Visitors to Obama’s website are offered opportunities to join 18 different constituency groups, among them African-Americans, women, LGBT, Latinos, veterans/military families or young Americans. If you click to join a group, you then begin to receive content targeted to that constituency. The Romney campaign offered no such groups in June. It has since added a Communities page that by early August featured nine groups.

How important is digital campaigning: does more digital activity really translate into more votes?

In 2004, Howard Dean used the web to generate early support and fundraising, but he failed to convert that into caucus or primary turnout. Barack Obama more successfully converted his use of the web in 2008 to stage an insurgent campaign and win younger voters.

But some may question whether younger voters were attracted to Obama because of his digital activity or whether Obama used digital platforms because it was a logical way to reach a natural voter base.

While there may be no simple answer, throughout modern campaign history successful candidates have tended to outpace their competitors in understanding changing communications. From Franklin Roosevelt’s use of radio, to John F. Kennedy’s embrace of television, to Ronald Reagan’s recognition of the potential for arranging the look and feel of campaign events in the age of satellites and video tape, candidates quicker to grasp the power of new technology have used that to convey a sense that they represented a new generation of leadership more in touch with where the country was heading.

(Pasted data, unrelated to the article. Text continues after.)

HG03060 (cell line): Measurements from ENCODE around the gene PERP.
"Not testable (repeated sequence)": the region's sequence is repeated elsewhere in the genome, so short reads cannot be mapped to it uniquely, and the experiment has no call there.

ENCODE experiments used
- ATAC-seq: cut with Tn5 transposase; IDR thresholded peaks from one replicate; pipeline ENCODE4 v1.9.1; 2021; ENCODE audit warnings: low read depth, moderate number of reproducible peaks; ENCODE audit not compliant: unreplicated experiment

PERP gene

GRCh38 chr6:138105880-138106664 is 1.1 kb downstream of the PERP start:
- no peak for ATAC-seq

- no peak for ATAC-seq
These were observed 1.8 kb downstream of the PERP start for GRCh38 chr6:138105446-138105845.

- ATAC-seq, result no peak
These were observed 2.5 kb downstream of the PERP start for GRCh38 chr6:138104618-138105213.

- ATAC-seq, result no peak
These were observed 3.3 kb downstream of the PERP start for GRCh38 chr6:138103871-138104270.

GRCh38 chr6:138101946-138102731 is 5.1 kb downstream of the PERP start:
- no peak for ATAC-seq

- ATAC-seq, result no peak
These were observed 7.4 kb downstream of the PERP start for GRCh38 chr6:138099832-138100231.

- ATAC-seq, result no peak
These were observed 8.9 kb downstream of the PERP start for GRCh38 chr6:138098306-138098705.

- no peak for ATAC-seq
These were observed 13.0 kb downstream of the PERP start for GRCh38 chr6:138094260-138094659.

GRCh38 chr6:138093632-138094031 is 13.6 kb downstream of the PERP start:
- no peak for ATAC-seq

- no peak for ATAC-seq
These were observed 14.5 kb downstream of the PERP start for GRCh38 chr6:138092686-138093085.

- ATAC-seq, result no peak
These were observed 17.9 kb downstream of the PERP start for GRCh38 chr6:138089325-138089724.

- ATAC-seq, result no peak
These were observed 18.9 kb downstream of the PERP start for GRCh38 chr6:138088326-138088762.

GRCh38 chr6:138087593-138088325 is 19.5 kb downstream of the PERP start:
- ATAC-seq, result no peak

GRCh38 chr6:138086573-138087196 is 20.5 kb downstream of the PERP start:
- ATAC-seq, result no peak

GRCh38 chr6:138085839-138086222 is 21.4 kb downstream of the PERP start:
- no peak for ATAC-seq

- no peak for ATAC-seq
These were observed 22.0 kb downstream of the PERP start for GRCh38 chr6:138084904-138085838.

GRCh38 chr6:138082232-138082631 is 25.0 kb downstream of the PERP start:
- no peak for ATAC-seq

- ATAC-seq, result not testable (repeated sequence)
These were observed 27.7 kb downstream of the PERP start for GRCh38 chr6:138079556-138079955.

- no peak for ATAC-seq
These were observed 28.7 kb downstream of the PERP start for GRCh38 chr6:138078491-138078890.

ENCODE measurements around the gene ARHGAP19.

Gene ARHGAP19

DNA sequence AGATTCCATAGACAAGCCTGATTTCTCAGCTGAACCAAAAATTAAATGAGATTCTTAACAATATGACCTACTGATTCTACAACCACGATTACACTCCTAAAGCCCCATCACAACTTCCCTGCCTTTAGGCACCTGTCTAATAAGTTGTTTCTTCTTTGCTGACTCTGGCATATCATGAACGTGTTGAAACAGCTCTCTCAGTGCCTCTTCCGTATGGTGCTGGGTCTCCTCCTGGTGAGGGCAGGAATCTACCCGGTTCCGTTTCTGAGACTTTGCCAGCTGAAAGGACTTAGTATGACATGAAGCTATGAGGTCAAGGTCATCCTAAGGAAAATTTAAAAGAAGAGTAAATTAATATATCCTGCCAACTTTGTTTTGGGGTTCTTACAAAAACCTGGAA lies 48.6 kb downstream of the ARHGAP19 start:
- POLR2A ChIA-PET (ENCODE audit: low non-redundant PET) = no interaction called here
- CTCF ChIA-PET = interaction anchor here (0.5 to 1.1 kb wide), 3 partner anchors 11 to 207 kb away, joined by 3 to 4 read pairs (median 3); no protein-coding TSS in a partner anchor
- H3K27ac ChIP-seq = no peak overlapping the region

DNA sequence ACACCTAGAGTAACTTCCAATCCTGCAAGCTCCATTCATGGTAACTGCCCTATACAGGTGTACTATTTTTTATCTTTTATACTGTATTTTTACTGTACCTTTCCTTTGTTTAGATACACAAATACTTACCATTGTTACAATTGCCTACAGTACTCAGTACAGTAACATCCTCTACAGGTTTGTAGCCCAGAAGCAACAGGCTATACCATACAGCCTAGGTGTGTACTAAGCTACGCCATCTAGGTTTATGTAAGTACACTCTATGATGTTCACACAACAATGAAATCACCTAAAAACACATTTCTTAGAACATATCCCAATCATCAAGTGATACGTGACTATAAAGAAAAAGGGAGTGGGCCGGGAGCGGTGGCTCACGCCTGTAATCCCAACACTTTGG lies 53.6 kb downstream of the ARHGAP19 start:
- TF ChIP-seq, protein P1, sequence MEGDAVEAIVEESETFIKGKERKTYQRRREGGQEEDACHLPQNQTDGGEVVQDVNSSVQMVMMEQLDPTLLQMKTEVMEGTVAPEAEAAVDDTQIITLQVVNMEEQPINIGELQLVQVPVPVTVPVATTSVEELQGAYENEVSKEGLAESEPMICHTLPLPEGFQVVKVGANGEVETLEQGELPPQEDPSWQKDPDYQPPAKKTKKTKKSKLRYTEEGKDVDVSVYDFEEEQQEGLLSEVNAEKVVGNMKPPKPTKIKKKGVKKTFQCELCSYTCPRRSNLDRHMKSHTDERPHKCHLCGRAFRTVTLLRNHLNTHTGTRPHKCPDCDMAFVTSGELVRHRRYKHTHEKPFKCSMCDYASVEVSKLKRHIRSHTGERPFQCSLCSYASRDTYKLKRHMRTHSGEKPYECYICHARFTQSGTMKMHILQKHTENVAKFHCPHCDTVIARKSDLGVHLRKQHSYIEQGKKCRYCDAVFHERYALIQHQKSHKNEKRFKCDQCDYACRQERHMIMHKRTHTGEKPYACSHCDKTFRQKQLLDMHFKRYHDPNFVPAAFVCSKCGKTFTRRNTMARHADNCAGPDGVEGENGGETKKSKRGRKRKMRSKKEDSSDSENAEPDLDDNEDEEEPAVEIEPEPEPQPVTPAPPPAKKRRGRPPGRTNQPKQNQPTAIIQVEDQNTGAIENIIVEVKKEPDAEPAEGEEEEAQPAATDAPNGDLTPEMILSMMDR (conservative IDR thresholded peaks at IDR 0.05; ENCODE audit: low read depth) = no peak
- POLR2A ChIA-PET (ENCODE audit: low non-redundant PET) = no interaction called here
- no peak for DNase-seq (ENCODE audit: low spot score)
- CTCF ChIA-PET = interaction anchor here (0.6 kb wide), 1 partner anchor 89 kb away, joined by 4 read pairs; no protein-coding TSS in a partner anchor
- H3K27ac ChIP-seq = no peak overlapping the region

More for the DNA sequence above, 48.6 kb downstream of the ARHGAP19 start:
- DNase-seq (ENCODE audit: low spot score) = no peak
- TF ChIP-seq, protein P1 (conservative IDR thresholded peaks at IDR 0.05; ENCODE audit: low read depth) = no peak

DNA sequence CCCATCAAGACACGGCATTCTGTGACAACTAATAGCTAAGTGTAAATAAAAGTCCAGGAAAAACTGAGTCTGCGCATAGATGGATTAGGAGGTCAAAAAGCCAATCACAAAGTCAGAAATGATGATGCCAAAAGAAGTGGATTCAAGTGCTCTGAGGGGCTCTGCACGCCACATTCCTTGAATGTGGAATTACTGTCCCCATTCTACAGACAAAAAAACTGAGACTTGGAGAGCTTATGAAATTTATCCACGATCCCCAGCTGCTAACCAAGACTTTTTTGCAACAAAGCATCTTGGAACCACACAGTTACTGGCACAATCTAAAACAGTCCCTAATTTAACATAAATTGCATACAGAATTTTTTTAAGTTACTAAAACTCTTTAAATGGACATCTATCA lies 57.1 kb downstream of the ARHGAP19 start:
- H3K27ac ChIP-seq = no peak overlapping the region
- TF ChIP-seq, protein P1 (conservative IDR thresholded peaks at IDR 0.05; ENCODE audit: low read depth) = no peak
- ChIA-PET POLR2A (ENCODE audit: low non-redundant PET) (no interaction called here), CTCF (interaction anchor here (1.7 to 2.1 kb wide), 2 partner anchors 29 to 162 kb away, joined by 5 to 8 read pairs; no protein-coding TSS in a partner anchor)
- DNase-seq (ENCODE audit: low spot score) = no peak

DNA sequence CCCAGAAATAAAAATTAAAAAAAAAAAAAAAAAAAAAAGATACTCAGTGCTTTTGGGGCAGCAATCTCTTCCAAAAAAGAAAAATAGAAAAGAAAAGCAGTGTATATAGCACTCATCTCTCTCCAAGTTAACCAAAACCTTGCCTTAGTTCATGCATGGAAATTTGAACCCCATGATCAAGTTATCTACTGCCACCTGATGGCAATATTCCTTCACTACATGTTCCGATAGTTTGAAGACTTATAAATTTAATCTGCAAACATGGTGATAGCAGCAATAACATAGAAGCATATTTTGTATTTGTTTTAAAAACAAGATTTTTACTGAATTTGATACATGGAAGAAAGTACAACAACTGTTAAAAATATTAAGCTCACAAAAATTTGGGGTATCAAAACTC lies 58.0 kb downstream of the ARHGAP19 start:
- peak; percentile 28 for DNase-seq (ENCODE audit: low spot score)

PEJ began studying the role of digital technology in presidential politics in 2000. In our first report, “ePolitics,” candidate websites were yet to emerge; news websites and “web portals” were the gatekeepers of digital campaign information. PEJ that year studied 12 of the most popular sites and portals providing campaign news, a list that included Salon, the Washington Post and Netscape. The study found an emphasis on updating tidbits of information throughout the day, so much so that sometimes the most important event of the day-or week-never became headline news. On February 28, 2000, for instance, AOL never led with John McCain’s speech in Virginia Beach attacking Pat Robertson and Jerry Falwell, even though it was not only the story of the day but a critical event of his campaign.